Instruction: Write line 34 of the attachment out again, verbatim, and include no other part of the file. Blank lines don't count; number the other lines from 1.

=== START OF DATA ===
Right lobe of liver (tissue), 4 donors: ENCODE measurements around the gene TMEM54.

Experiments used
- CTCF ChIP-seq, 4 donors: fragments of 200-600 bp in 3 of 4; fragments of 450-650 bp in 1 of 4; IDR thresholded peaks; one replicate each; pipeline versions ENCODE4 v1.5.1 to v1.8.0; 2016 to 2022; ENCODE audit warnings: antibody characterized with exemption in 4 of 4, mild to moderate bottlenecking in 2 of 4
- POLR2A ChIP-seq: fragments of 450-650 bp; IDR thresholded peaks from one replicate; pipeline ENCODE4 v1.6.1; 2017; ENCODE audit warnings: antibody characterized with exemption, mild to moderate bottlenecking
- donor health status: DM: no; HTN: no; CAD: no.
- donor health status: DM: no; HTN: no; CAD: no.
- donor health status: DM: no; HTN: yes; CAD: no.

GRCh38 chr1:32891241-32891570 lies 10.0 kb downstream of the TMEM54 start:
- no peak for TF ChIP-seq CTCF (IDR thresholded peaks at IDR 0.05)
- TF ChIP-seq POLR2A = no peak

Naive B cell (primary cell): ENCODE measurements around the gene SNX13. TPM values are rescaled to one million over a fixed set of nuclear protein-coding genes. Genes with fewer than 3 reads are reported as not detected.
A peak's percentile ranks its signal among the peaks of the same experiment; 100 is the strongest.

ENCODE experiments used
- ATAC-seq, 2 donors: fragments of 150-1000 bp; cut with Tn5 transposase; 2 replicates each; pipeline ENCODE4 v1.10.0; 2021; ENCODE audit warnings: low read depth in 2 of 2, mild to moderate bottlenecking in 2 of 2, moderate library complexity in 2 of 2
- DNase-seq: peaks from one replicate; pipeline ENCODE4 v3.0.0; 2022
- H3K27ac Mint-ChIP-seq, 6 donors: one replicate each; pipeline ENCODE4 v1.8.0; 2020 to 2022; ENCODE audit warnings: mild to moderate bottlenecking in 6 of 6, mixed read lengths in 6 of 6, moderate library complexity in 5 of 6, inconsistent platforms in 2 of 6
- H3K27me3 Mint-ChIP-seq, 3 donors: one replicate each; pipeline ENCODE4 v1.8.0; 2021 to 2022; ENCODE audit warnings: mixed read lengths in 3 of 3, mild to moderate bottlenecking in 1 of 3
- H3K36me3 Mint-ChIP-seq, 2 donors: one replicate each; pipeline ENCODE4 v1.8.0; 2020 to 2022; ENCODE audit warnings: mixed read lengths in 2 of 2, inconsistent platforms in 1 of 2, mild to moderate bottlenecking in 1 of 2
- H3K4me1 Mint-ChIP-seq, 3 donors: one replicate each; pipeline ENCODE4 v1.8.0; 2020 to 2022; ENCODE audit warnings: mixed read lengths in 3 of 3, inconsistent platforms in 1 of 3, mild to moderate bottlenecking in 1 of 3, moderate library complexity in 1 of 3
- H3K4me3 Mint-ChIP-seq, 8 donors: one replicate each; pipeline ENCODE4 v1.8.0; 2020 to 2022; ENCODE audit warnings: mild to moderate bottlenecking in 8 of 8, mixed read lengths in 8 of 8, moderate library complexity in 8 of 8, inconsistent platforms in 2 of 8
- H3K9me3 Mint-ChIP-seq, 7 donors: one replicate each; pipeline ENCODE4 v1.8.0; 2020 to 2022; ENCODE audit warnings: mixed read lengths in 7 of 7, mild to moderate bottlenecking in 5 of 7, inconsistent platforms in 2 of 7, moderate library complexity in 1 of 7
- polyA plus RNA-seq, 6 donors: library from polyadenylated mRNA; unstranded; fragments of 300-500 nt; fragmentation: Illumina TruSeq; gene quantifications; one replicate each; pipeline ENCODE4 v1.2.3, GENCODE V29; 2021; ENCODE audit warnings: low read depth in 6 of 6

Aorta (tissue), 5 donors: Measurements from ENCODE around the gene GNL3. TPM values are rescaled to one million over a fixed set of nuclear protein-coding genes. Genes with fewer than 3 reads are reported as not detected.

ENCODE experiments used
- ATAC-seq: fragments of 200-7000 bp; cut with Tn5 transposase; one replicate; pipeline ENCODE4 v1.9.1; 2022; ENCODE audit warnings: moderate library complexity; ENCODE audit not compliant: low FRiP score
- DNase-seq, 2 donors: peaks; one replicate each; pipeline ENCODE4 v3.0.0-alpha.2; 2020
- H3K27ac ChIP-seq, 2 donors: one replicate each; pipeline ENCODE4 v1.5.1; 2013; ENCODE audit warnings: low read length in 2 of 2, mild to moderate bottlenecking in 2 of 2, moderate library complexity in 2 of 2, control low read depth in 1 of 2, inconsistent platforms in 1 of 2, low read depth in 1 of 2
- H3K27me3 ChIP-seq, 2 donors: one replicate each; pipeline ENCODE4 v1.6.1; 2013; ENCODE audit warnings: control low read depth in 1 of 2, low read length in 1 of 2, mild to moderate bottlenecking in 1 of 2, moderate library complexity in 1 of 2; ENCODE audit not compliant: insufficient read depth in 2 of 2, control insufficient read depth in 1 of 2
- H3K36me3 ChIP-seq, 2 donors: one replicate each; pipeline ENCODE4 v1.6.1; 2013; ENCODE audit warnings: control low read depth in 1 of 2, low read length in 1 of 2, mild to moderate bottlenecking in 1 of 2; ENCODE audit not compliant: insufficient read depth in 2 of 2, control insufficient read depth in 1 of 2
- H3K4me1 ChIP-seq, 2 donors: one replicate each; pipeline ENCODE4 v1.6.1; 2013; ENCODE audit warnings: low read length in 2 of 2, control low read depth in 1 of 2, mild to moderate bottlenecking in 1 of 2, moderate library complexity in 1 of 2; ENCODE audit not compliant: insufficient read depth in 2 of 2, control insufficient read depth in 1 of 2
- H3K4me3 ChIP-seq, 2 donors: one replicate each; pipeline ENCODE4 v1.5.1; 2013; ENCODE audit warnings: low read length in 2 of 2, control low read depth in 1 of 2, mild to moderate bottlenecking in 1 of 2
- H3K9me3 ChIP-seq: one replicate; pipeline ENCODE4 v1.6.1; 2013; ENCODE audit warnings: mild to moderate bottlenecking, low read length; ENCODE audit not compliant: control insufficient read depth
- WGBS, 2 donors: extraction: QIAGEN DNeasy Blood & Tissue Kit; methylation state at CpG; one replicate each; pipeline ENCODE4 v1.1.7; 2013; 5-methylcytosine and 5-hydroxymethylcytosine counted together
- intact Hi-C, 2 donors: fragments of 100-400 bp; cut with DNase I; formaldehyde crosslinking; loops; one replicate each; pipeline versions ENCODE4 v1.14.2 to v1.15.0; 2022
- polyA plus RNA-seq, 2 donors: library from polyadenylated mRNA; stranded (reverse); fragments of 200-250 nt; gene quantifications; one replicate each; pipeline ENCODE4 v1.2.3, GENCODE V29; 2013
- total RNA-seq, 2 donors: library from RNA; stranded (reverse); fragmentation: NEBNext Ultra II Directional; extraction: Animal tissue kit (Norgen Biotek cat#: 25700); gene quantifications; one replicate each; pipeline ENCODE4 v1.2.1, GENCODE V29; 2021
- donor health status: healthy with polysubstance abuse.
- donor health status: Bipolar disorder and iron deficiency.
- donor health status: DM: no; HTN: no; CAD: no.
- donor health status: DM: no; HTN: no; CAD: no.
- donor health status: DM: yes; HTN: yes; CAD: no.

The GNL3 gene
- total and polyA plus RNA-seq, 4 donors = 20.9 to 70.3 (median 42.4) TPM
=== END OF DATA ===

- intact Hi-C, 2 donors: fragments of 100-400 bp; cut with DNase I; formaldehyde crosslinking; loops; one replicate each; pipeline versions ENCODE4 v1.14.2 to v1.15.0; 2022